McKinsey & Company’s Global B2B Pulse Reveals the New Growth Equation

B2B customers want more channels, more convenience, and more personalized experiences, with 20 percent of B2B decision makers willing to spend between $500,000 and $5 million USD on a single remote or self-service transaction

McKinsey & Company’s latest Global B2B Pulse shows that after two years of nearly nonstop business disruption, the consumerization of B2B commerce has arrived as companies flex their omnichannel muscle to move at the speed of their customers.

B2B customers are adopting buying habits from the B2C space, rewarding personalization and omnichannel experiences with high-ticket remote and self-service purchases and loyalty. One in five (20 percent) B2B decision makers are now willing to spend between $500,000 and $5 million on a single interaction on remote or self-service channels. This accompanies exponential growth in sellers’ satisfaction with omnichannel sales models (i.e., face-to-face, remote, and ecommerce interactions) to reach and serve customers: 70 percent of B2B decision makers say their sales model is now more effective, up from 27 percent in April 2020.

In analysis of responses from nearly 3,500 decision makers in 12 markets across the world, clear trends have emerged. At the core is one consistent pattern: B2B customers want omnichannel all the time, with more channels, more convenience, and more personalized experiences.

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Be where the customers are

B2B buyers want in-person, remote (e.g., video conference), and self-service (e.g., e-commerce) channels in equal measure. This “rule of thirds” for B2B sales is entrenched as a universal truth. But, for those who break the mold are leaving customers and sellers unhappy. In France and Japan, which have not kept pace with the omnichannel wave, sellers are far less pleased with their sales performance than their peers in other markets. Overall, only 43 percent of France’s and 44 percent of Japan’s B2B leaders say omnichannel is equally or more effective than before COVID-19, compared with 83 percent in Brazil, 82 percent in China, 80 percent in India, and 73 percent in the US.

More channels, more growth

The rise of omnichannel has redefined the customer experience as customers seamlessly engage across ten or more channels to interact with suppliers across the buying journey. This is a jump from five channels in 2016 and 7.5 channels in 2019. The more channels companies offer, the greater their market-share growth. Nearly three-quarters (72 percent) of B2B companies that sell via seven or more channels grew their market share.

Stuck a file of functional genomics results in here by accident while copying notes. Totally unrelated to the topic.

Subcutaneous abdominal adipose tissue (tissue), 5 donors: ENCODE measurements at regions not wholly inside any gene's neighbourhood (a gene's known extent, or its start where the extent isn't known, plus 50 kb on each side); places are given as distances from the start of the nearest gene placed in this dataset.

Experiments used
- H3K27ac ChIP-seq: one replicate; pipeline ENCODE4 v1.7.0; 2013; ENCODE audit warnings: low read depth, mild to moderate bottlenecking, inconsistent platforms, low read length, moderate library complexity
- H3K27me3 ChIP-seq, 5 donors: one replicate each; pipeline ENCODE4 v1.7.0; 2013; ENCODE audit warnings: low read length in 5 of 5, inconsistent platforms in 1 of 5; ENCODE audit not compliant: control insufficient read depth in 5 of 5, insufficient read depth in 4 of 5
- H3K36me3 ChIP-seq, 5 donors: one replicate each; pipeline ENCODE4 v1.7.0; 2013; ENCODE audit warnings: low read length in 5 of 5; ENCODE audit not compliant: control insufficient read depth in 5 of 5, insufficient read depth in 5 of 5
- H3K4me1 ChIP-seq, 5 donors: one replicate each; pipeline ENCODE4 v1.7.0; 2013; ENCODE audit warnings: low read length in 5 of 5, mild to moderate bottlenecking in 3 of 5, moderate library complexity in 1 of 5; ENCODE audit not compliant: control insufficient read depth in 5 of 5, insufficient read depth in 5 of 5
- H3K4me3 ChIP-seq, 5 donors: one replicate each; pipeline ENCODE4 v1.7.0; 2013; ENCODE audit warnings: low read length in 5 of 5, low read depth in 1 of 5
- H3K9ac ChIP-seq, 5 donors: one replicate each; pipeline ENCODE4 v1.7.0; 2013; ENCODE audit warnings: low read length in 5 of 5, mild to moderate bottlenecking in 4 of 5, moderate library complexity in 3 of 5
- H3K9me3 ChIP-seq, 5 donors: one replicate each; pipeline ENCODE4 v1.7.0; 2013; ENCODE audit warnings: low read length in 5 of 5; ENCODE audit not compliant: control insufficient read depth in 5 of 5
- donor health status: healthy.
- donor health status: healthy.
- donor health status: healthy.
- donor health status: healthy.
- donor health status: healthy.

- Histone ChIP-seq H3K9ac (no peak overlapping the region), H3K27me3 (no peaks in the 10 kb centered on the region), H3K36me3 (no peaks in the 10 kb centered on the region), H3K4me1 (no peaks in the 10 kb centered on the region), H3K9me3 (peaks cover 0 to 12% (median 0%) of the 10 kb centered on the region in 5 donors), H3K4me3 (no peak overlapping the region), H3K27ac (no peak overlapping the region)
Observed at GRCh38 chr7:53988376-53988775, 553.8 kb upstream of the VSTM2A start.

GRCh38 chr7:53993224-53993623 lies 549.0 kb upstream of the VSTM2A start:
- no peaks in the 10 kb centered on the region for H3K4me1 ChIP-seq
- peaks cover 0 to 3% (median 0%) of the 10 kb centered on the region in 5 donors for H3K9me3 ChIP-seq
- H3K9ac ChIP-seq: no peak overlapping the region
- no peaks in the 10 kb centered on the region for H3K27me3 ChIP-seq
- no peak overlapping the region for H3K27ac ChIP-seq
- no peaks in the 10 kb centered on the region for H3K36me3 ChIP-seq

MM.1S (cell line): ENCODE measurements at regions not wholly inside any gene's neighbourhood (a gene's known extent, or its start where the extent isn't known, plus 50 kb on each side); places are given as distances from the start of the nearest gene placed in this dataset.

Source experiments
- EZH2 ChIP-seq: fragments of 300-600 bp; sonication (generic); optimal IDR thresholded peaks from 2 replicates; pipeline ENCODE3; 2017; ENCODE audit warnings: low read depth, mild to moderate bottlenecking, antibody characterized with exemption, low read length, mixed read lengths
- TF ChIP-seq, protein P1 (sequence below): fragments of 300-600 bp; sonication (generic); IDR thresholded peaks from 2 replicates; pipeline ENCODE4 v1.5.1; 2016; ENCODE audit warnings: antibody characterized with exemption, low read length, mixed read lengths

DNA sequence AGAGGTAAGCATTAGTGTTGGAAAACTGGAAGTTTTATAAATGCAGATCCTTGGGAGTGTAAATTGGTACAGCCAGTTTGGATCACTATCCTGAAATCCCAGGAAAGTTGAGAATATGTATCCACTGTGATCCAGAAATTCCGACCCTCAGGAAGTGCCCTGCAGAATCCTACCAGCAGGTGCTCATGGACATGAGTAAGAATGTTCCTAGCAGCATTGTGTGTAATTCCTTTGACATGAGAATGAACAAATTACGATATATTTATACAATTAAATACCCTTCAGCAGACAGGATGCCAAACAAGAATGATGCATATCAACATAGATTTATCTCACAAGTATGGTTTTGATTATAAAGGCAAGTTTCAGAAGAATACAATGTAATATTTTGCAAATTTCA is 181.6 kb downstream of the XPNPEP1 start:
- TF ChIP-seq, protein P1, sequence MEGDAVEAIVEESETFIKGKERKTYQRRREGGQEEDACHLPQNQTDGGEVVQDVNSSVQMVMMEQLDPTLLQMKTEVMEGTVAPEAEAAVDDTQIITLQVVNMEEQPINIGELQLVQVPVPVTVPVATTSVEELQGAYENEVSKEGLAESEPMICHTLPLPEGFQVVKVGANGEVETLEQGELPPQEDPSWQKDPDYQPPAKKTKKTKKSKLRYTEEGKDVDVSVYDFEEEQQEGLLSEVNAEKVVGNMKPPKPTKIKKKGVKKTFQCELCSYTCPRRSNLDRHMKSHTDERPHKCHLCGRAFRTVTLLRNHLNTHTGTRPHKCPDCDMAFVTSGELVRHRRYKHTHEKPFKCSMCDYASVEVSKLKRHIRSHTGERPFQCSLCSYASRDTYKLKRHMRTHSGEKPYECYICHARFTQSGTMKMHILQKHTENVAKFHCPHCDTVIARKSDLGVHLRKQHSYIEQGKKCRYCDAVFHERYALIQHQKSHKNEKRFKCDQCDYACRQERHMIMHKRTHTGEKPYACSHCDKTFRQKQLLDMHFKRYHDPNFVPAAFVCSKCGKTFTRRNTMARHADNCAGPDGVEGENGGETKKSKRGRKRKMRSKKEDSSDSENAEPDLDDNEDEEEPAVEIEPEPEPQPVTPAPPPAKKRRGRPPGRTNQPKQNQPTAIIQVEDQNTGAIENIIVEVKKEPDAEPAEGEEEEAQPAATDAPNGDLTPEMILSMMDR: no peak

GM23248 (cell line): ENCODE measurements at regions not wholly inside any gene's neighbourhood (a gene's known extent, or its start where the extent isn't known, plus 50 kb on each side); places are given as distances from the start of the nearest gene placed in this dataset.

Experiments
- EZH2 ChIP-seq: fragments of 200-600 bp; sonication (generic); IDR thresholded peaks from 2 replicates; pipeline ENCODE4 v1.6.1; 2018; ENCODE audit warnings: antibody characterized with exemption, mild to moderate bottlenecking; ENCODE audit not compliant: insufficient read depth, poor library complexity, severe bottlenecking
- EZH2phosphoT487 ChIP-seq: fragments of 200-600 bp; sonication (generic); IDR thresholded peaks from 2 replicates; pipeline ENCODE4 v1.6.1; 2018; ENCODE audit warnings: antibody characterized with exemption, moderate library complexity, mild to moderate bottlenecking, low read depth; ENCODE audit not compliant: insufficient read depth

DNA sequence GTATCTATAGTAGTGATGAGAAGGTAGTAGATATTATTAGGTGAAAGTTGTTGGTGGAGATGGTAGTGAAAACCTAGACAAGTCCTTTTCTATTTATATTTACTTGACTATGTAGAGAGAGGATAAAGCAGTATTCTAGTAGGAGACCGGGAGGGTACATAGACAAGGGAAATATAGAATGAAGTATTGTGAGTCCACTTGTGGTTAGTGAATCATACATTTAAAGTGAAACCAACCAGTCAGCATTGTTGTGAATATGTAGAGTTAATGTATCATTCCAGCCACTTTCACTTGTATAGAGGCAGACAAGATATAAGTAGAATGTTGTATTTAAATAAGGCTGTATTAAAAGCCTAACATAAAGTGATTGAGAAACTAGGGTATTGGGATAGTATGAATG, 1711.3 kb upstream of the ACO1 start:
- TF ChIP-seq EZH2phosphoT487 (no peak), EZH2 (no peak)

With loyalty up for grabs, it’s time to act

Loyalty remains elusive, but this presents an opportunity for swift action. Nearly 80 percent of B2B customers globally say that a performance guarantee, including a full refund if a certain performance level is not met, is critical for brand loyalty. Other must-dos include showing product availability online, enabling purchases over any channel, providing real-time customer service, and offering a consistent experience as buyers toggle between channels. Although customers’ heightened openness to switching sharply escalates churn risk, it also presents B2B companies with an opportunity to acquire new customers.

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A higher return on personalization

Many B2B companies say they engage in some form of personalization, but performance varies. Sellers that offer the most tailored, one-to-one outreach are 1.7 times more likely to have gained market share than those pursuing only moderate personalization efforts.

Marketplaces are the next gen for the next-gen leaders

Respondents who indicate that their companies have built their own online marketplace are almost twice as likely to report a gain in market share as those who say their companies did not build a marketplace.

Jennifer Stanley, Partner, McKinsey & Company:

“Over the last two years, B2B companies have sprinted to rewire and build new customer-centric, omnichannel capabilities. With the consumerization of B2B commerce, the bar is now even higher. B2B leaders should anticipate trends and behaviors and respond accordingly to drive customer value, reinforce loyalty, and unlock sustainable growth.”

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